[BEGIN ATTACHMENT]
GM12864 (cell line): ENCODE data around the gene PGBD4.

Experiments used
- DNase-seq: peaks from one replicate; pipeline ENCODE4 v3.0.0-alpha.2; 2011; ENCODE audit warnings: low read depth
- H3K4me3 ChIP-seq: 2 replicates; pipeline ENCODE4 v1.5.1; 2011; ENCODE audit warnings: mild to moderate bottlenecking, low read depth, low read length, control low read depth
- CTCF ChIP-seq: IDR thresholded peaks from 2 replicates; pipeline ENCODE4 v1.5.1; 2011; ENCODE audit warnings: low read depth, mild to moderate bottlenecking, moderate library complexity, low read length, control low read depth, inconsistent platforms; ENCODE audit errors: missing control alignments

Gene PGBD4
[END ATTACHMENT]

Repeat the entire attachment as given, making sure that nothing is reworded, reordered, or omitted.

GM12864 (cell line): ENCODE data around the gene PGBD4.

Experiments used
- DNase-seq: peaks from one replicate; pipeline ENCODE4 v3.0.0-alpha.2; 2011; ENCODE audit warnings: low read depth
- H3K4me3 ChIP-seq: 2 replicates; pipeline ENCODE4 v1.5.1; 2011; ENCODE audit warnings: mild to moderate bottlenecking, low read depth, low read length, control low read depth
- CTCF ChIP-seq: IDR thresholded peaks from 2 replicates; pipeline ENCODE4 v1.5.1; 2011; ENCODE audit warnings: low read depth, mild to moderate bottlenecking, moderate library complexity, low read length, control low read depth, inconsistent platforms; ENCODE audit errors: missing control alignments

Gene PGBD4